Charlie is a 14 year old girl who lives in New Avalon, a city that seems to be a mix of USA and Australia. Almost everyone has a personal fairy that allows them to be better at certain things - for example, her best friend has a "clothes shopping" fairy that helps her find the best deals. Unfortunately for Charlie, who is too young to drive and obviously doesn't own a car, she has a parking fairy! The book revolves around her attempts to lose her fairy, snag the new boy in town, and oh yes, stop getting into trouble at school.

This makes for a very quick read - I think I finished the book in 1.5 - 2 hours? I found the concept of a personal fairy really neat - in fact, I'd loved to have an "Impersonates You Perfectly at Work so You Can Loll About in Bed and Read All Day" fairy. Seriously, how wicked would that be? However, in all likelihood I would have a fairy much worse than Charlie's - mine would probably be a procrastination/lazybones fairy that would only make life more difficult! Then again, now that I've read about all the problems poor Charlie goes through over the course of this story, I wouldn't want a parking fairy either.

Charlie herself comes off as a sweet and smart girl, with the same desires as any other teenager. She wants to do well in school, would like her friendship with the new boy Stefan to develop further, and doesn't want any more demerits than she already has because who wants to get in trouble with teachers? Let's also not forget the main premise behind the tale, which is to get rid of her lame parking fairy and find a better replacement. As she tries a wide assortment of techniques, [some with more disastrous results than others], she makes the unlikeliest ally, and gains better understanding of society and herself.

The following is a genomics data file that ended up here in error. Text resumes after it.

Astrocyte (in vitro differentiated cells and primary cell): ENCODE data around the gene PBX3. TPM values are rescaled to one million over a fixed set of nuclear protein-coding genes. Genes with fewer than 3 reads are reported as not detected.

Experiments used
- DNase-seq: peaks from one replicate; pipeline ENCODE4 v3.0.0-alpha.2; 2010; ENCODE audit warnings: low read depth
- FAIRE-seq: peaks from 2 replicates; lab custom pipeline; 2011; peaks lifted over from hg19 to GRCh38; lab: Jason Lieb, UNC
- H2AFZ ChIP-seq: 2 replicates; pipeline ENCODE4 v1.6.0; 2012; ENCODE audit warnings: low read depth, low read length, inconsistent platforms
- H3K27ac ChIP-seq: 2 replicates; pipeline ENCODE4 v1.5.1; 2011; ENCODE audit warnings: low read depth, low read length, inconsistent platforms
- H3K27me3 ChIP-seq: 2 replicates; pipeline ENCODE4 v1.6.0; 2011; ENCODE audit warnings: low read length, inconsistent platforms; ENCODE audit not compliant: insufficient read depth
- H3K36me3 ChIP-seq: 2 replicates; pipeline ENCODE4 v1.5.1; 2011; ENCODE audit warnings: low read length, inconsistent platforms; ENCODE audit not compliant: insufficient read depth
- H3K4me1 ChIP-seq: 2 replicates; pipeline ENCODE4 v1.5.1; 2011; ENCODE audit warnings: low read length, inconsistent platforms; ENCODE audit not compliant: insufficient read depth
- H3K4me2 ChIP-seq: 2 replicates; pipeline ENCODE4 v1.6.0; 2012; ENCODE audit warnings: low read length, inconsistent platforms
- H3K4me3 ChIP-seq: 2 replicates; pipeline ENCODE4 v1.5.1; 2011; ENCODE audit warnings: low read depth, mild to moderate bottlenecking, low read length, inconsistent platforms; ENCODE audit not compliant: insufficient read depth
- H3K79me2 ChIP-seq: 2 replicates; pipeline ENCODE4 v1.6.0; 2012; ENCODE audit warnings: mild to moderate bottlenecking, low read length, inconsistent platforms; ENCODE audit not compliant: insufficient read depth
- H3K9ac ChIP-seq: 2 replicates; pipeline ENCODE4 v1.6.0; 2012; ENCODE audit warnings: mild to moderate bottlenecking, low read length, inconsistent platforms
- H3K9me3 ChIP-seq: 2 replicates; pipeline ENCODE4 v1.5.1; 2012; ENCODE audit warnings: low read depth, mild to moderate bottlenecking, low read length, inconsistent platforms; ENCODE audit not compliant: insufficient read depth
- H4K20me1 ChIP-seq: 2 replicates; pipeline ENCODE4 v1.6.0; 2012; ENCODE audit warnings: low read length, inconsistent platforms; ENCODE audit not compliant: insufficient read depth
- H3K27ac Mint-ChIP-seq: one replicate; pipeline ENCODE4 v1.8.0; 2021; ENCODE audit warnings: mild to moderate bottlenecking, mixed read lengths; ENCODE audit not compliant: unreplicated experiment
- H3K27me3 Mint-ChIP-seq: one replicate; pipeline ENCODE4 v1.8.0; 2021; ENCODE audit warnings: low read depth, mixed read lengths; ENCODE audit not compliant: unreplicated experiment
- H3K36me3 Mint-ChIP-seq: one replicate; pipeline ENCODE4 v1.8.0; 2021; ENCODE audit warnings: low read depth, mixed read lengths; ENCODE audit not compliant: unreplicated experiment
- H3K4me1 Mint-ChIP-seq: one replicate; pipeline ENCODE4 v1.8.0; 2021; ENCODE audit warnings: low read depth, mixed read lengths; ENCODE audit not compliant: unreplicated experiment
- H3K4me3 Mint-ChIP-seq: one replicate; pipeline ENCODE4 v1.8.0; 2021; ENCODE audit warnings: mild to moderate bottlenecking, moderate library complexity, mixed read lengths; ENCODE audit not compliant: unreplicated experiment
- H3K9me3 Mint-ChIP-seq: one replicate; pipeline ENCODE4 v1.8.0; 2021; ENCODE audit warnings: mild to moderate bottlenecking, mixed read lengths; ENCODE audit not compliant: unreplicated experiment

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Format: Paperback

I went into high hopes for this book. The title interested me the most, because I was reminded of Legend of Zelda: Ocarina of Time's own fairy, Navi. A book about an annoying fairy? Heck yeah, I wanna read that!

But the payoff. Not so good.

First things first: I don't like the main character. She seems too whiny, she doesn't make smart descisions, and I think she would've found that fairy helpful when she became an adult.

Which brings me another thing that I don't like. I HATE the antagonist in this book. I don't care if this is a different universe from our world. I wanted to see that character in prison. Or at least the main character to bash in his teeth! She has enough guts to get into a near-death situation, why can't she fight against this guy?! And he kidnaps her and nobody cares. I don't think I've hated an antagonist in a fantasy novel quite like this. You can't just handwave away a kidnapper. Make him pay for his actions, for crying out loud!